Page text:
Human resources credentialing traditionally involves taking hours of courses and sitting for a major examination. This is a rigorous exercise that requires major financial and time investments, and, if a successful test-taker passes, pays off greatly in terms of career advancement. However, there is a new growing trend in the HR field and beyond, with micro-credentials and digital badging becoming more commonplace. The global market for online degrees and micro-credentials is expected to reach $117 billion by 2025, as people become more adapted to e-learning settings.
According to HRCP, a leading provider of human resource study materials, micro-credentials allow people to learn knowledge or skills in bite-sized chunks and pass an evaluation to earn a credential for a very specific skill or area. These credentials stack, allowing people to earn a digital badge once they've finished a certain set of micro-credentials. Digital badges can be displayed on the person's resume, email signature, or social media as proof of their achievement.
HRCP co-founder Laura Middleton says that micro-credentials are especially popular among younger generations, who have less patience and tolerance for a traditional education. These first became common in the IT and technology industries, where micro-credentials displayed their proficiency in a particular programming language or some other specific body of knowledge, such as network security or design. Other industries are following suit, so HR professionals are becoming exposed to this method of credentialing and there is a need to adopt it into the human resources field. At a time when unemployment is at a high, micro credentials offer a faster solution to help people become more employable and keep them relevant throughout their career.
“There once was a time when a college degree was the be-all and end-all for many positions. But now, HR managers have to recognize that, because of changes in the way people want to be educated, they need to have a fresh look at micro-credentials and move into the idea that these are available for HR managers too. We believe it is a win-win if HR professionals have earned micro-credentials themselves, so they will understand the value of applicants or employees that have these micro-credentials and how they can
be used to support the whole organization,” Middleton says.
Middleton adds that micro-credentials are more affordable than major examinations. Furthermore, busy career professionals may find it easier to balance their busy work schedule with these shorter learning programs, which can be taken at their own pace.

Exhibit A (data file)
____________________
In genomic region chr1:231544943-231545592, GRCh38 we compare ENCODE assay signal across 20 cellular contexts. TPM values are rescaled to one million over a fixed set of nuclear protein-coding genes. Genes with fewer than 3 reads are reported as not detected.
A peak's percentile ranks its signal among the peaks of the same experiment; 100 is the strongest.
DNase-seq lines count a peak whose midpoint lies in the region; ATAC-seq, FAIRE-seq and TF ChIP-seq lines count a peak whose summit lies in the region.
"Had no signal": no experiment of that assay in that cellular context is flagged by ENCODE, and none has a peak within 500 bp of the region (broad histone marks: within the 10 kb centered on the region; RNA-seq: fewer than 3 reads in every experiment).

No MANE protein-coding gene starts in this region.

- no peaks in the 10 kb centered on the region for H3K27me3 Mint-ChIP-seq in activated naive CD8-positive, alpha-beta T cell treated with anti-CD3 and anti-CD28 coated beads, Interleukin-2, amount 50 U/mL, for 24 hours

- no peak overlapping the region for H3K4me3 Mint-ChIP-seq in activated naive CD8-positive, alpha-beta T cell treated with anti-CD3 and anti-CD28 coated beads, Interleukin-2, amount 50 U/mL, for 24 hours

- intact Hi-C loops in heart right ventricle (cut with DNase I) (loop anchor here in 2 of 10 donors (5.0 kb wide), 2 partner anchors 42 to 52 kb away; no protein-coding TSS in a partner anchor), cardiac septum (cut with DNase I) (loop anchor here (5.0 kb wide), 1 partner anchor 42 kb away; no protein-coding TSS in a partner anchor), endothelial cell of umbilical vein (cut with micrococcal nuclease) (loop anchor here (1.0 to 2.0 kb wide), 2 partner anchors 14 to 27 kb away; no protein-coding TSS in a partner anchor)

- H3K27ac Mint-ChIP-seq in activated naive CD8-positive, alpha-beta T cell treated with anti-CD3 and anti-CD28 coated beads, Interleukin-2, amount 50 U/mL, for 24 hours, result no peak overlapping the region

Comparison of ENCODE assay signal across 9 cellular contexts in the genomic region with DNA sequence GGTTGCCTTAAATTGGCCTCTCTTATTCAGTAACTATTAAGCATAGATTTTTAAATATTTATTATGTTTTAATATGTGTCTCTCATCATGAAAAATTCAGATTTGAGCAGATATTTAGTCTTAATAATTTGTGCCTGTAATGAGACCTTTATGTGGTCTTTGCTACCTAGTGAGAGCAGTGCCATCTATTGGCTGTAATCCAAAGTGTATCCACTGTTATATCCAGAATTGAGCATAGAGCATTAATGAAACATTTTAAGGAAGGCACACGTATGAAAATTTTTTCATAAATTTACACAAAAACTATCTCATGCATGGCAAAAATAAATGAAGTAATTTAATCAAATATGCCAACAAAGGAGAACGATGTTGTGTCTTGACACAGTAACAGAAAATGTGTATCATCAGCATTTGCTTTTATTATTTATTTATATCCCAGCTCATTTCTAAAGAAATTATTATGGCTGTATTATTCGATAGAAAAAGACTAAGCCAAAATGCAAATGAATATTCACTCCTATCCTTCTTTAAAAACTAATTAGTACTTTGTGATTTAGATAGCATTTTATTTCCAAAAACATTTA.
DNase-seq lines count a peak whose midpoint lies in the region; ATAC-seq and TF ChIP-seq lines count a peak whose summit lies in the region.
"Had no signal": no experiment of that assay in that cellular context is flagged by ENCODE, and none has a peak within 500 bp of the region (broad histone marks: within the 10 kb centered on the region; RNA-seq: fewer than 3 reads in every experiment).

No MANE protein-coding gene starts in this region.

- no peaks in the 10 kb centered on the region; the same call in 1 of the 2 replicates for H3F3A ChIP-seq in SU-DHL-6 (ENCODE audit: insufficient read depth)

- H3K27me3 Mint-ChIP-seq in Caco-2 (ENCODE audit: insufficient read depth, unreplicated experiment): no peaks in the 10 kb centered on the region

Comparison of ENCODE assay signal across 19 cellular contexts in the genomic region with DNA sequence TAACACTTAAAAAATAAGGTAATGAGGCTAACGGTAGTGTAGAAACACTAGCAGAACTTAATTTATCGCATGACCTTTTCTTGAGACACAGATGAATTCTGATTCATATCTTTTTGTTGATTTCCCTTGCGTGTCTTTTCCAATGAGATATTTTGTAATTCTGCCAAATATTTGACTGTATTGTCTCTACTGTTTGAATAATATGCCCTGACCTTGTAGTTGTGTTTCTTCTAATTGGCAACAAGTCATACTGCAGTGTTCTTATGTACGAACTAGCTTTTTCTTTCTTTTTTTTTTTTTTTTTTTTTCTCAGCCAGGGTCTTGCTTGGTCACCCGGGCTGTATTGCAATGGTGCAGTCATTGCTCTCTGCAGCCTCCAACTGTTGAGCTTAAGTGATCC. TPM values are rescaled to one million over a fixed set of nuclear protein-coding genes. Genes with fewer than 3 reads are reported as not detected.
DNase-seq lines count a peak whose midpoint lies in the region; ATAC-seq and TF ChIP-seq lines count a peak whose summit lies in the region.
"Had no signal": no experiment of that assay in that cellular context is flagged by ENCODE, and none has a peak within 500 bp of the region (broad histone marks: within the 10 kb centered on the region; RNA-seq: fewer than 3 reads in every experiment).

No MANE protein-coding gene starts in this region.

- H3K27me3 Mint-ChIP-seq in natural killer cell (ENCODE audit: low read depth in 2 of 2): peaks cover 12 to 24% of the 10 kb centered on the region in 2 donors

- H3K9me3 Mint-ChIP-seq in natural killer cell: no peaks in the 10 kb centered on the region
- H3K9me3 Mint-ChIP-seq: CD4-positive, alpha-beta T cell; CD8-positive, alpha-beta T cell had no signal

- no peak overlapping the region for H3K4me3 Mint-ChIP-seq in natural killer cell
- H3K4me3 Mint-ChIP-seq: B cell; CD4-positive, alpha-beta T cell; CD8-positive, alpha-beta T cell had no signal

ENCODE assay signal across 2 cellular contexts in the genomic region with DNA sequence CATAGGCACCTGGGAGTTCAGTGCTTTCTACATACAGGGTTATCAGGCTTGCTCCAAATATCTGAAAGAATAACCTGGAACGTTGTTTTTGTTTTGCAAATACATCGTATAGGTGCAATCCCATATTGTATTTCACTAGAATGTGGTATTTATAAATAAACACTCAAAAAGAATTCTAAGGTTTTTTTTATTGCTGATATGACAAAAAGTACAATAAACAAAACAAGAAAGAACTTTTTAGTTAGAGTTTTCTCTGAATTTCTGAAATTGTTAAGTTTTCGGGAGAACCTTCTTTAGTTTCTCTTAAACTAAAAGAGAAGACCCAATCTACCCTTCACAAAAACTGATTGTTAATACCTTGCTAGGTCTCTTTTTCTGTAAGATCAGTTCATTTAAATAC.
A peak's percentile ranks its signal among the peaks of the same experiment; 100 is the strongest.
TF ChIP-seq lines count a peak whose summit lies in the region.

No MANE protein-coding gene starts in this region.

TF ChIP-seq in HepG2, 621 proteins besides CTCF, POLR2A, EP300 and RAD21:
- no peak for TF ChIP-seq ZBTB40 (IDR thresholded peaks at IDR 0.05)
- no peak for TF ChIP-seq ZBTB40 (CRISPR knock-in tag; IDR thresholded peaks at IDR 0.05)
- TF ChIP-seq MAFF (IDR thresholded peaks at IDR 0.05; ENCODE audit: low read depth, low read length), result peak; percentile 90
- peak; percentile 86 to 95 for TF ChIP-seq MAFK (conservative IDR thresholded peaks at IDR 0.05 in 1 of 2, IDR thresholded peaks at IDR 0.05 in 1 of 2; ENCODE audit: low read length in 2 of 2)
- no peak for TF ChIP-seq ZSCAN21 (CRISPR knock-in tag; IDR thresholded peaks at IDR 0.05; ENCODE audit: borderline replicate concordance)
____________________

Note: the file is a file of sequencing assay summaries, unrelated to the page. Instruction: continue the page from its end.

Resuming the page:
To ensure that professionals displaying the badges have legitimately earned them, HRCP partnered with Credly, one of the largest and most-connected digital credential networks today. This allows people to click the badge icon displayed on someone's email signature or resume, taking them to the Credly platform that displays all the relevant information, such as the identity of the holder, the specific skills or knowledge involved, as well as the issuer and expiry date of the credential.
To further assist in verifying credentials, HRCP also partnered with Smart Resume, a company that helps customers create instantly verifiable resumes. Previously, a hiring manager used to have to call a university or certifying body to confirm whether an individual had earned their credentials. Now, this new form of resume has all the needed information on it and can be verified in a single click.
In keeping with its position as an innovator on the forefront of human resources credentialing, HRCP has created a badging program, Micro HR, for HR professionals, as well as students and business executives. They can learn up to 13 different badges, encompassing virtually the entire human resources field. These include labor relations, employment, risk management, and employee compensation.
“One of our customers enrolled for the employee benefits digital badge because she wanted to get a job in employee benefits, but she didn't have experience in that field. As we all know, it's hard to get a job if you don't have experience, but there are few ways to gain experience outside of landing a job. She earned the credential and, within a week of her sharing it on Linkedin, she had landed several interviews. Soon after that, she got her first job as a benefits administrator. This shows that micro-credentials and badges can make a difference in people's careers, allowing them to get jobs that they may not have gotten otherwise,” Middleton said.
Name: Terri Varnell
Email: [email protected]